Halloween

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Author: 
Clay Grable
10th Avenue Square was transformed into a pumpkin patch, presided over by Princess Neftaly Garcia, High Line Education Leader (right). Photos by Rowa Lee

On Saturday, October 26, 2,500 kids and adults joined us for the third-annual Haunted High Line Halloween celebration. Families came in costume to enjoy art activities, music, and “real” High Line ghosts stationed from Little West 12th to 17th Streets. The celebration drew on the spooky history of Manhattan’s west side, where dark factories loomed and dangerous freight trains ruled “Death Avenue.”

We'd like to thank the students of the School of Visual Arts' Interior Design program for creating out first haunted train tunnel!

See photos from the day after the jump.

Author: 
Erika Harvey
Photos by (left and upper right) Rowa Lee and (lower right) Juan Valentin
 

It’s been a busy couple of weeks for the High Line. We’ve been so busy with recovery from Hurricane Sandy that we haven’t yet had a chance to share photos and stories from our favorite fall community event: Haunted High Line Halloween.

On Saturday, October 27, hundreds of families brought their Halloween spirit to the High Line for a spooky scavenger hunt, tasty treats, a dress-up photo booth, a pop-up pumpkin patch, face painting, live jazz and swing music, and more.

Join us after the jump for more photos and details about the event.

Author: 
Erika Harvey
Emily and KidsBefore it was transformed into a public park, the High Line carried freight trains to and from the warehouses and factories along Manhattan’s West Side. Today, the High Line serves as a tool to teach kids about the city’s industrial history.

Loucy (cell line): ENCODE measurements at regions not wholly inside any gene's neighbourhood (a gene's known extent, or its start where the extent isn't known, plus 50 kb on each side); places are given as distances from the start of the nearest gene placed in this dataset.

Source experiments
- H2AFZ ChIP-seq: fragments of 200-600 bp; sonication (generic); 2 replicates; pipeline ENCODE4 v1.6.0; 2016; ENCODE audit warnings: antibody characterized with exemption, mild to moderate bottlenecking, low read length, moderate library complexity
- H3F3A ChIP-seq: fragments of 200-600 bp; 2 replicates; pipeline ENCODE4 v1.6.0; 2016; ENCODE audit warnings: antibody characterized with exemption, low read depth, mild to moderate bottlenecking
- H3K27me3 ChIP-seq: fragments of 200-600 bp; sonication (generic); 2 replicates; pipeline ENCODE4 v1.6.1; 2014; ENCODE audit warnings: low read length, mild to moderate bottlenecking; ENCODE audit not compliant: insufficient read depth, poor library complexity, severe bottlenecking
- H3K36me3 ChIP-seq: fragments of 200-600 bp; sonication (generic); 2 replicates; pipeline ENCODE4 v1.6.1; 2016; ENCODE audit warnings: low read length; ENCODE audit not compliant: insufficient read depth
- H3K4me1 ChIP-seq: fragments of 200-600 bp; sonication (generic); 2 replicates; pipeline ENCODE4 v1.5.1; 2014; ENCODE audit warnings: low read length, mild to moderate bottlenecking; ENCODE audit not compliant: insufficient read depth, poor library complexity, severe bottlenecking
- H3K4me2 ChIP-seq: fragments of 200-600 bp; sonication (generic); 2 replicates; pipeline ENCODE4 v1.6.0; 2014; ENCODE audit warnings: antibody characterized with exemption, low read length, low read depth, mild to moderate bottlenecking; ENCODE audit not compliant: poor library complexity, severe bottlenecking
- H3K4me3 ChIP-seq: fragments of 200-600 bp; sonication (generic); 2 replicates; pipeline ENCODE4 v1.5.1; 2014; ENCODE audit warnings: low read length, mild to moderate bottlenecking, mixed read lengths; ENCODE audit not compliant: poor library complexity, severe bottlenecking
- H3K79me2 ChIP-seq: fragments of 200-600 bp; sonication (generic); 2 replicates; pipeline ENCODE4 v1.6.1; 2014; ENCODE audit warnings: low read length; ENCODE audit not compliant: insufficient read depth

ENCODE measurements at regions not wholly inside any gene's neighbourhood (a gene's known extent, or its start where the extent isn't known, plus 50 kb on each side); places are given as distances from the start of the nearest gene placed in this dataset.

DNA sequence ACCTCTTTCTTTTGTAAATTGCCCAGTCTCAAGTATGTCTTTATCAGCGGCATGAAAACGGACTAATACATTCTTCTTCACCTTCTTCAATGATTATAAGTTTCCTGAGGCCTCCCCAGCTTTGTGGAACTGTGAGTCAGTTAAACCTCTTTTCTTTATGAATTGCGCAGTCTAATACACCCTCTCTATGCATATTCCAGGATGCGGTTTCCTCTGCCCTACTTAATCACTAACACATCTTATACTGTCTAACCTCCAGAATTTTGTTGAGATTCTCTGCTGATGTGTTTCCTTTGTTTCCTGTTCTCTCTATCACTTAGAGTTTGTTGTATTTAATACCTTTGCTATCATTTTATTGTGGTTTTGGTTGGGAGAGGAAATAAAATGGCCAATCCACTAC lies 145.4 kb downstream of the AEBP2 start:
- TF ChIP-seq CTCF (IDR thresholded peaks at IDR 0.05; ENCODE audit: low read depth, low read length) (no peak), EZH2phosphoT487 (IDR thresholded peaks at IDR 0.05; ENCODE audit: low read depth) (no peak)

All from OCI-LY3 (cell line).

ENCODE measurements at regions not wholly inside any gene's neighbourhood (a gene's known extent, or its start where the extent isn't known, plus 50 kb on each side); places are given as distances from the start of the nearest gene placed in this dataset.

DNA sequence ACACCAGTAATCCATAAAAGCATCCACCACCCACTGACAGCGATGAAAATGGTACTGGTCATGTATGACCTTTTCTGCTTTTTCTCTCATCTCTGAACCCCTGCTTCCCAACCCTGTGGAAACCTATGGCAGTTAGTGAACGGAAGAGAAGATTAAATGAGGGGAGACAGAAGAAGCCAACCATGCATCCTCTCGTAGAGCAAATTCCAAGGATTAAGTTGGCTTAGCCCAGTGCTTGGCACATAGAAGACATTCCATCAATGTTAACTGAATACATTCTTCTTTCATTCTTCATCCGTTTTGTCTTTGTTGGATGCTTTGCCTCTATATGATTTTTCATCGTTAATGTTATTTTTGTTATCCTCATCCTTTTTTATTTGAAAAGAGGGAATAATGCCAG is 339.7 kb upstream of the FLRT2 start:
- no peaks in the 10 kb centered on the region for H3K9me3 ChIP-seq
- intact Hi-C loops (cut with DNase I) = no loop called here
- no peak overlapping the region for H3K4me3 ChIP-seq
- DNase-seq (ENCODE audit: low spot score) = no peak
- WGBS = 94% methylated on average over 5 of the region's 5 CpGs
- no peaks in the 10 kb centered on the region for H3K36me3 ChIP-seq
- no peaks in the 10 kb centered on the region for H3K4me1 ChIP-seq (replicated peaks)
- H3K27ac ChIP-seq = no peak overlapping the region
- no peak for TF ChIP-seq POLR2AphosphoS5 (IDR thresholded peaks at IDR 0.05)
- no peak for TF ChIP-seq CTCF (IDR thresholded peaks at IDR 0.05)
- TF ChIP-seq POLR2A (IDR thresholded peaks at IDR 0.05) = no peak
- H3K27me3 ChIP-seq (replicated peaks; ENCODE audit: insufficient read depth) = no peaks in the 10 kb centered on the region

Halloween Hi-Jinks on the High Line is one of several educational initiatives to strengthen our partnerships with the neighborhood public schools, and teach kids about the High Line through fun, interactive, hands-on activities.

WATCH VIDEO: New York City News Service covered the event. Check out their news video.

We would like to thank the following organizations for supporting our partnerships with local public schools: the William Randolph Hearst Foundation, with additional support from the Altman Foundation; The Brown Foundation, Inc., of Houston; The Concordia Foundation; The Milton & Sally Avery Arts Foundation; and, in part, with public funds from the New York City Department of Cultural Affairs in partnership with the City Council.

Follow us after the jump for a photo tour of the project.

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